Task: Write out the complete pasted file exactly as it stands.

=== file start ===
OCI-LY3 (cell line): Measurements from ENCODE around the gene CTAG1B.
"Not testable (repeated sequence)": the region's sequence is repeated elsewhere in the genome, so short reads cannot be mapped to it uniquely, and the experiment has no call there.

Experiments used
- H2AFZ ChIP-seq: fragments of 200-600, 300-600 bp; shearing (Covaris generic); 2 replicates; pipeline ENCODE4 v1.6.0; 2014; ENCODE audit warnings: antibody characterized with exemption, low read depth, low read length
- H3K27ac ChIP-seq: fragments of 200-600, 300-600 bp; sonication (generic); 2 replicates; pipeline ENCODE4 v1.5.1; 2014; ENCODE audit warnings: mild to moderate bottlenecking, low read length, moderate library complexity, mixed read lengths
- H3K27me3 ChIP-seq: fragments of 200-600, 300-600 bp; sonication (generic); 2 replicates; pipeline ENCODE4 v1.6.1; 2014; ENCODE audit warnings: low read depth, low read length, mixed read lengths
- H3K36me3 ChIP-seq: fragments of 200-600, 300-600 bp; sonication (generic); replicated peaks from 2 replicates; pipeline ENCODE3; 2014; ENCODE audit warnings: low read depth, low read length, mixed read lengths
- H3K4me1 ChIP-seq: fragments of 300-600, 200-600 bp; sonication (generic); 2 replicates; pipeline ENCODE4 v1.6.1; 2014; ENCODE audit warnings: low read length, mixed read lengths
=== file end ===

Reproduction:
OCI-LY3 (cell line): Measurements from ENCODE around the gene CTAG1B.
"Not testable (repeated sequence)": the region's sequence is repeated elsewhere in the genome, so short reads cannot be mapped to it uniquely, and the experiment has no call there.

Experiments used
- H2AFZ ChIP-seq: fragments of 200-600, 300-600 bp; shearing (Covaris generic); 2 replicates; pipeline ENCODE4 v1.6.0; 2014; ENCODE audit warnings: antibody characterized with exemption, low read depth, low read length
- H3K27ac ChIP-seq: fragments of 200-600, 300-600 bp; sonication (generic); 2 replicates; pipeline ENCODE4 v1.5.1; 2014; ENCODE audit warnings: mild to moderate bottlenecking, low read length, moderate library complexity, mixed read lengths
- H3K27me3 ChIP-seq: fragments of 200-600, 300-600 bp; sonication (generic); 2 replicates; pipeline ENCODE4 v1.6.1; 2014; ENCODE audit warnings: low read depth, low read length, mixed read lengths
- H3K36me3 ChIP-seq: fragments of 200-600, 300-600 bp; sonication (generic); replicated peaks from 2 replicates; pipeline ENCODE3; 2014; ENCODE audit warnings: low read depth, low read length, mixed read lengths
- H3K4me1 ChIP-seq: fragments of 300-600, 200-600 bp; sonication (generic); 2 replicates; pipeline ENCODE4 v1.6.1; 2014; ENCODE audit warnings: low read length, mixed read lengths